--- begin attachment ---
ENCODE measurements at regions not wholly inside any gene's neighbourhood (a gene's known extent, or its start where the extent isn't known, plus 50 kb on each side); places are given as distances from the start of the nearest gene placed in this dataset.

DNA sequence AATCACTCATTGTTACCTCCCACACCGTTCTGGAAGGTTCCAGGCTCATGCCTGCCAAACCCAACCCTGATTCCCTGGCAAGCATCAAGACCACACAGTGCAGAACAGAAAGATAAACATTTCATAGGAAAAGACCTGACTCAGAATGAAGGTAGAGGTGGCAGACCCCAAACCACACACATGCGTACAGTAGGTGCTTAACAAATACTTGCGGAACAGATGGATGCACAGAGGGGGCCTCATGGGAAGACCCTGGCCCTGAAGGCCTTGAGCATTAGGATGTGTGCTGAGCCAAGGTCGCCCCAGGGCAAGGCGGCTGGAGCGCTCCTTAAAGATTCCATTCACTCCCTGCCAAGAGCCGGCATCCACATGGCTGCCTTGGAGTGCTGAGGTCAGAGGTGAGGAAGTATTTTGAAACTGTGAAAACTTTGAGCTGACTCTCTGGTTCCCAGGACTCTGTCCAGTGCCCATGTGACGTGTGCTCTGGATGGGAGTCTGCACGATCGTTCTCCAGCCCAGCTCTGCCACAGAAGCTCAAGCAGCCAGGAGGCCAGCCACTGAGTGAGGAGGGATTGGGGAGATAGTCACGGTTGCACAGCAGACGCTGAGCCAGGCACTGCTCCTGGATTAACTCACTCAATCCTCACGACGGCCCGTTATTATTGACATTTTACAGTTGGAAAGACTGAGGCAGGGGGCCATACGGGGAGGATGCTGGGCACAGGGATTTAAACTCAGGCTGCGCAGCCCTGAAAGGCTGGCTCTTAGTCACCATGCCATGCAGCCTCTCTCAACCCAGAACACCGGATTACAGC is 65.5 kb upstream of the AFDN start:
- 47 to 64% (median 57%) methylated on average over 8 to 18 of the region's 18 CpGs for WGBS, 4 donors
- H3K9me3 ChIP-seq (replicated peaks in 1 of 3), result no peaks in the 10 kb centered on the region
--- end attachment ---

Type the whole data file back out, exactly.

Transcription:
ENCODE measurements at regions not wholly inside any gene's neighbourhood (a gene's known extent, or its start where the extent isn't known, plus 50 kb on each side); places are given as distances from the start of the nearest gene placed in this dataset.

DNA sequence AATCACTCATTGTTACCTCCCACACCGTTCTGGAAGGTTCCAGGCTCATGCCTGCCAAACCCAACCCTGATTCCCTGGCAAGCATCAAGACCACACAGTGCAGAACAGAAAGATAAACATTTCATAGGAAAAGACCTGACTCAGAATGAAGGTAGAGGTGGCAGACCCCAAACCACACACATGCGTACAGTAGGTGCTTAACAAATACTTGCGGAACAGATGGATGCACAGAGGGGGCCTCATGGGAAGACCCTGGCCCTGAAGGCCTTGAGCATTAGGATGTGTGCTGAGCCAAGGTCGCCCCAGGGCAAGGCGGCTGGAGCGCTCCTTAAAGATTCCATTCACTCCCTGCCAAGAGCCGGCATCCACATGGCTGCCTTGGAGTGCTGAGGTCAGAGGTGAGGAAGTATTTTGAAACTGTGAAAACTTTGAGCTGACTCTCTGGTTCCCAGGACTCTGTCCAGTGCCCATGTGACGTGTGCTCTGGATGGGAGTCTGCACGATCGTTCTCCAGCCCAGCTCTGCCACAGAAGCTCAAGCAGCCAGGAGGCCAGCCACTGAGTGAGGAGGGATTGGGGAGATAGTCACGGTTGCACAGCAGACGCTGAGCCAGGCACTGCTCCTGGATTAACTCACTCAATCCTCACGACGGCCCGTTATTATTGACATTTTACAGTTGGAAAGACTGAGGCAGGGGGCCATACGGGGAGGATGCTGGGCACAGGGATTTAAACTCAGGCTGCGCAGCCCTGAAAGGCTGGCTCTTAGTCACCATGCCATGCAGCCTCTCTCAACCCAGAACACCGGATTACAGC is 65.5 kb upstream of the AFDN start:
- 47 to 64% (median 57%) methylated on average over 8 to 18 of the region's 18 CpGs for WGBS, 4 donors
- H3K9me3 ChIP-seq (replicated peaks in 1 of 3), result no peaks in the 10 kb centered on the region